Posted by: Leigh Reynolds | May 14, 2012

Mother’s Day

Ahh Mother’s Day. As a mom of three, I always look forward to it – and I will just admit it – I am more often than not slightly disappointed. Not because my husband or kids somehow fall short – far from it. They always go out of their way with hand-made cards, heartfelt gifts and fun plans for the day. Not because I somehow want to avoid celebrating my mom- who is fantastic and worthy of far more that I ever give her. I think I am always a bit disappointed because I have built it up as something it isn’t or can’t be.

Companies spend millions on advertising the “perfect gift” and $12 greeting cards that make music or record personal messages. Jewelry makers design new diamond creations that we are told are the perfect way to tell mom how much you care. We spend millions on flower arrangements, brunches, and more. Now, don’t get me wrong… I love flowers, I have always enjoyed a good brunch with the family, I have saved every card from my kids- store bought or home-made, and who wouldn’t love a new diamond something. (Though I must say, I love the home made cards and gifts the most.)

For some reason, I have it in the back of my head that Mother’s Day is going to be the perfect day. I’ll awake late in the morning, having slept in, to the soft sound of the birds chirping and the smell of a hot, perfectly creamy, cup of coffee. The kids won’t fight, we’ll be on time for church, then we’ll walk through the day on a cloud of peace and joy, stopping to picnic on a field of flowers and butterflies. And there will be a money tree blooming in the yard that I will harvest as I eat calorie free ice cream and chocolates. Until this Mother’s Day, mind you,  I never realized this was what I was doing – I just knew I always had to work real hard not to get frustrated or let down on Mother’s Day.

This Mother’s Day started with the baby waking early with a fever (cutting molars.) Then we found two dead baby bunnies in the walkway that our aptly named cat, Rascal, chased down and decided to leave us as some sort of offering. Patrick had to leave early to get to Sunday School and teach, the house was a hot mess, the kids were running late, Wil was fussing, and when the kids and I finally got off to church, my coffee was ice cold – and not on purpose.

Over-tired and overly frustrated, I listened to the kids argue as I drove them to church. The nursery didn’t think Wil should be there if he was ‘sick’ – though last time I checked, cutting molars was not contagious – so I turned around and huffed out. (Overly dramatic and a bit embarrassingly, really.) I stomped up to Patrick’s class to tell him I had to take Wil home, and then I cried half-way there. Big ‘ol pitty party for me.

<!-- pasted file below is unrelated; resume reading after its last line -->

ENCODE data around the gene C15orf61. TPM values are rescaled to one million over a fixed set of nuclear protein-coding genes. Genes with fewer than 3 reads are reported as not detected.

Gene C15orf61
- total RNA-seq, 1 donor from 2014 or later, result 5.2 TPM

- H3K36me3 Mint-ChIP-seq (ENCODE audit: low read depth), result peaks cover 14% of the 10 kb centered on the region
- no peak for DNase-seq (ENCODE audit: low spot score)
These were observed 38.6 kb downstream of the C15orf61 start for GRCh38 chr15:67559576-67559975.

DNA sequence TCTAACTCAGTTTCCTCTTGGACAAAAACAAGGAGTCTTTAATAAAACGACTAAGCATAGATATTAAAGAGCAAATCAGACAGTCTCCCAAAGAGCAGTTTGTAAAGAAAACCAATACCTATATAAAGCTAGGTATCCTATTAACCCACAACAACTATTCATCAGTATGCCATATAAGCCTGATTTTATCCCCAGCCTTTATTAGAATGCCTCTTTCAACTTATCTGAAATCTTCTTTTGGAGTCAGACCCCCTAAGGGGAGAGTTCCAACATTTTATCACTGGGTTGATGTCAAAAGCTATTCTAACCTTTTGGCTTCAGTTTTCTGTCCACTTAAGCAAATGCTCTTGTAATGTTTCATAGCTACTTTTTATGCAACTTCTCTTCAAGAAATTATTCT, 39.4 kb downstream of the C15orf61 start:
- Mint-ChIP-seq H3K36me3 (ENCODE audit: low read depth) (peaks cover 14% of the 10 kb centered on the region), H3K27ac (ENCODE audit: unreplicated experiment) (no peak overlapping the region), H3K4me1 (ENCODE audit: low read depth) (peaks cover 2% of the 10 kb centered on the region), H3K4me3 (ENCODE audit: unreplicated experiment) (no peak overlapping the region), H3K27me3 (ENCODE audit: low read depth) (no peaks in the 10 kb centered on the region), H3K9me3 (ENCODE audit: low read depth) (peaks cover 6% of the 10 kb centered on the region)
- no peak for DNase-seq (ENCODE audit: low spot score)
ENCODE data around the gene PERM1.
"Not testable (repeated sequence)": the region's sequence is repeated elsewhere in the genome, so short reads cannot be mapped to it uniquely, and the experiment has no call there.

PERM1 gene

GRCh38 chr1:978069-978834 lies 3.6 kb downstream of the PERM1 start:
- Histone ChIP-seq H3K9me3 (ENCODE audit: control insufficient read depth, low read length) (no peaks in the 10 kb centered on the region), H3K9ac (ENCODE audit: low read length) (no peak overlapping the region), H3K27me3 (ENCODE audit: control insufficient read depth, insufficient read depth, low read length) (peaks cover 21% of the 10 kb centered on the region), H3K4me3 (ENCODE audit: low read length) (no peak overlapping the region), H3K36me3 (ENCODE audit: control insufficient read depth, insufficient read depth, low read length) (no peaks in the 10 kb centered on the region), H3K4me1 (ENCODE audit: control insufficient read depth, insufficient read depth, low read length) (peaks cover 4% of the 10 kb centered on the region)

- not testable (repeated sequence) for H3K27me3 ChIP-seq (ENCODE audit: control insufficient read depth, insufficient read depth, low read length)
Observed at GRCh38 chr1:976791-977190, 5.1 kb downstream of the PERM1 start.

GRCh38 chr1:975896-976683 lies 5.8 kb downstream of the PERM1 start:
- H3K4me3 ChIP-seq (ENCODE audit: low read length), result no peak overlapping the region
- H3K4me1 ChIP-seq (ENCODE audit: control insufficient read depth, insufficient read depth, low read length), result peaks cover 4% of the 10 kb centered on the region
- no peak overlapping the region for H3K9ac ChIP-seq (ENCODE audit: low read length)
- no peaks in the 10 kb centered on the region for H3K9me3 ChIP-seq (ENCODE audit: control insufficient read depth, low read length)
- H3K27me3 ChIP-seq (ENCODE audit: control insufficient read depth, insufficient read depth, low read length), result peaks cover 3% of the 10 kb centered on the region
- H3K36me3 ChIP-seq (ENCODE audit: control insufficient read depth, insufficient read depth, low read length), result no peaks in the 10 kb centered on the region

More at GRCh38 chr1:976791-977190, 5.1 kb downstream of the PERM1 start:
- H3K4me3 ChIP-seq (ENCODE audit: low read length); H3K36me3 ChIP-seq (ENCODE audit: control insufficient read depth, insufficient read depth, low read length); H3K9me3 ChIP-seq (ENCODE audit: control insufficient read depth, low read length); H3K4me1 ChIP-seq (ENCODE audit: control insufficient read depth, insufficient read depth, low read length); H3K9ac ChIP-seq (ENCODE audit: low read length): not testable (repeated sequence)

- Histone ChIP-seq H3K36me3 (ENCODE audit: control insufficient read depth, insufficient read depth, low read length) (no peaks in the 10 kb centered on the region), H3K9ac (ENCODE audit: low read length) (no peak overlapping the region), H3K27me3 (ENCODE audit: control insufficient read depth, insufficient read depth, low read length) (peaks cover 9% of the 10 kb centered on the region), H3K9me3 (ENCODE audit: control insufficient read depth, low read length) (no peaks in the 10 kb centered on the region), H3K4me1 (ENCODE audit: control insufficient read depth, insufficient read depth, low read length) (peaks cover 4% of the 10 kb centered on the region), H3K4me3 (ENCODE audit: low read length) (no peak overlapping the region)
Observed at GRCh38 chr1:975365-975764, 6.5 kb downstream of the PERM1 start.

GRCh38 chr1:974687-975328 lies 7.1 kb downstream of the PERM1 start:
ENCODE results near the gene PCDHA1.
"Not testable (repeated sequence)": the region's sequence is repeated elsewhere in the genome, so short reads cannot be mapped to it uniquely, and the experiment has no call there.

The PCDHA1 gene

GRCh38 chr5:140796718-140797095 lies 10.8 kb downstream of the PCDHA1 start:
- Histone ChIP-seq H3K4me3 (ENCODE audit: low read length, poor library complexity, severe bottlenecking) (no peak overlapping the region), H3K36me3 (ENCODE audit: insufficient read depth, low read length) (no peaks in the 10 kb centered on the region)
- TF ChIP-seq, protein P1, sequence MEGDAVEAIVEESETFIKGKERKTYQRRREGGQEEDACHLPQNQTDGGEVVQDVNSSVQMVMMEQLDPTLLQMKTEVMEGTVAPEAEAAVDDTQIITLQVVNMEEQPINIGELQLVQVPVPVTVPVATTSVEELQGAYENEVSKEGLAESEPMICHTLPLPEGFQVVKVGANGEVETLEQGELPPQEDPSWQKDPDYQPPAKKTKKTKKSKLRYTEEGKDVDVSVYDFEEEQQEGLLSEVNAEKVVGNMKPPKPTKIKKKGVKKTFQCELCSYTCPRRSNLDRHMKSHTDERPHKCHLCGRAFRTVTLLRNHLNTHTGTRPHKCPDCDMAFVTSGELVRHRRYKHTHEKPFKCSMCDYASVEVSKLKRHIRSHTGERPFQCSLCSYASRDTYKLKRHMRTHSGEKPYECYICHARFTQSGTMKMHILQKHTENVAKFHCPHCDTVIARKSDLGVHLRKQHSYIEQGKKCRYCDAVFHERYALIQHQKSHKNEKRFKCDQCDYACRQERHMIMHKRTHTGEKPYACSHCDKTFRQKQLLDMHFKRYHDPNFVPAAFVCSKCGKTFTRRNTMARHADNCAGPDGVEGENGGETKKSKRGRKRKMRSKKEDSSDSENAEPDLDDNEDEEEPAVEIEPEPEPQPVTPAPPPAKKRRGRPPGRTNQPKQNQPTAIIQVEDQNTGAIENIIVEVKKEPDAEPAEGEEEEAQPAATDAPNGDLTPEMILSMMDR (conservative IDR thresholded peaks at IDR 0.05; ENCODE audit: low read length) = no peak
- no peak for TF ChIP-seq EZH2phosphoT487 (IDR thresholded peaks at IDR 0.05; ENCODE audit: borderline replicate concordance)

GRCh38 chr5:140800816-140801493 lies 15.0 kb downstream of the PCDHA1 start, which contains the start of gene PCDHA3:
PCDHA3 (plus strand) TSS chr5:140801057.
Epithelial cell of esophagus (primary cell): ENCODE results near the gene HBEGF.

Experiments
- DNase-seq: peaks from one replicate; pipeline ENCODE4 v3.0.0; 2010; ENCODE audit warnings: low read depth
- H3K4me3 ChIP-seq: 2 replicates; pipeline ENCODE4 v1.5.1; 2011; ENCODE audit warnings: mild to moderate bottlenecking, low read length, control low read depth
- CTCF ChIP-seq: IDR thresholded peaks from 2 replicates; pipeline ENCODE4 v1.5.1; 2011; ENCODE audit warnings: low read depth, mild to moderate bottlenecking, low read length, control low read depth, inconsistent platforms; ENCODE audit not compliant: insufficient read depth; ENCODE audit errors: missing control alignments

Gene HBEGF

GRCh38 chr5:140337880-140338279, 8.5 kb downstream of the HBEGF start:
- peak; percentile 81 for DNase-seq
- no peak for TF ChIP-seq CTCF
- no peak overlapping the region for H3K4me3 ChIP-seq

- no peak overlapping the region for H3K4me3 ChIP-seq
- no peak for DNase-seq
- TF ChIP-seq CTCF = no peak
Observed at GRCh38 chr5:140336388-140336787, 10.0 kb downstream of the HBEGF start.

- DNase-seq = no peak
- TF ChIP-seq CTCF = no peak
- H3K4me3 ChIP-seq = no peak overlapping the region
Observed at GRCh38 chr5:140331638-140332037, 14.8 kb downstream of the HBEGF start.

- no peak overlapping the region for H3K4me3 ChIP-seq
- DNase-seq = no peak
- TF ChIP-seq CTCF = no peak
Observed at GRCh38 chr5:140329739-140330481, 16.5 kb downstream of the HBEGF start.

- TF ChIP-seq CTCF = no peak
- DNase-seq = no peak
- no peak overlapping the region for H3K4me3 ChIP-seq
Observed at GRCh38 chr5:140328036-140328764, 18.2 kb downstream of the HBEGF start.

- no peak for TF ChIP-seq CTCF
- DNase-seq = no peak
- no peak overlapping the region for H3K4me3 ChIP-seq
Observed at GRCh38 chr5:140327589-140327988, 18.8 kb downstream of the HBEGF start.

Then it hit me – get over yourself! Your life, your job as a mom, is no more taxing than any other. Dare I say, far easier than many. My kids are healthy, we have decent roof over our heads, the kids all get along (for the most part), and when he isn’t cutting molars, Wil is an absolute dream baby. The unexpected blessing that makes life shine.

Motherhood isn’t about a day off. It isn’t about breakfast in bed, or flowers, or gifts, or taking it easy. If you are a mom, you can’t really get a day off. It’s a 24/7 life-long assignment. My mother raised three hellion daughters. (OK, maybe I earned that title more than the other two, but we were all three a hand-full, each in our own way.) I chased my older sister, Tracy, with shoes on my hands for goodness sake. And I meant to beat her with them. Hard.

Mom hated mornings, yet she got up early every day to fry me an egg. She kept a beautiful house, always looked great, entertained friends, and kept things moving, quietly humming along. Mom had a system – wash whites on Monday, colors on Tuesday, dust on Wednesday, and vacuum on Thursday… She made it work. She always knew where the lost thing was – usually right in front of me. And when things got tough – I mean really tough: bankruptcy, lost home, lost friends, cancer (hers, then my sister Paige’s, then dad’s) – she never faltered. She kept to her routine, she kept on living, and she kept us all going. Quietly, reservedly, but she kept us all going. And she is still moving forward through life now, after the loss of Dad, in a way I never imagined and I am amazingly proud of.

I always loved my mom, but I am not sure I always respected her. That is hard to admit, but it is true. Dad knew it and called me on it more than once. Boy, I sure do now. I long to be half the mom she was and is. When I drag my weary behind out of bed and put on the frying pan to make Jake an egg, I think of her and I smile sometimes. As I sat there in the car, whining about how I never get a real break, and the kids don’t respect me, and I just wanted a cup of hot coffee, I realized something. I realized that though I never really respected my mom enough, she was and is pretty awesome, so maybe I am doing something right.

Having my kids is a blessing I am not worthy of. Raising future adults, people who will go on and make their own ripples in this life long after I am gone, is a tremendous honor and a challenge I am required to rise to every day. God took these three amazing human beings and said, “Here, I counted every hair on their head, and I love them enough to send my own son to die for them… and I am entrusting them to YOU.”

That is what it is all about. And when I can remember that, every day is Mother’s Day.

 

P.S. I went on to have a wonderful day at the zoo with my fabulous family.
It’s amazing what an attitude adjustment can do…Mother's Day - KC Zoo, 2012

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